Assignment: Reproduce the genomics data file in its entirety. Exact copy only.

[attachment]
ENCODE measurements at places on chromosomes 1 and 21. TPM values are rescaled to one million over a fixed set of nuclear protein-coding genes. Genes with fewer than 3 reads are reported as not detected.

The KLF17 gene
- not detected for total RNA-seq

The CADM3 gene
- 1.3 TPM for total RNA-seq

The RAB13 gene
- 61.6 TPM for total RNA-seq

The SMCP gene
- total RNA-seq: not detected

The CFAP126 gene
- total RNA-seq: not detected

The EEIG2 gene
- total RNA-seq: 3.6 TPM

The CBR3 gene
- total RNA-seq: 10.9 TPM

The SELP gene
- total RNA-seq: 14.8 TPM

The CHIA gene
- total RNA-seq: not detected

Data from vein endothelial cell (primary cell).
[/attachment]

ENCODE measurements at places on chromosomes 1 and 21. TPM values are rescaled to one million over a fixed set of nuclear protein-coding genes. Genes with fewer than 3 reads are reported as not detected.

The KLF17 gene
- not detected for total RNA-seq

The CADM3 gene
- 1.3 TPM for total RNA-seq

The RAB13 gene
- 61.6 TPM for total RNA-seq

The SMCP gene
- total RNA-seq: not detected

The CFAP126 gene
- total RNA-seq: not detected

The EEIG2 gene
- total RNA-seq: 3.6 TPM

The CBR3 gene
- total RNA-seq: 10.9 TPM

The SELP gene
- total RNA-seq: 14.8 TPM

The CHIA gene
- total RNA-seq: not detected

Data from vein endothelial cell (primary cell).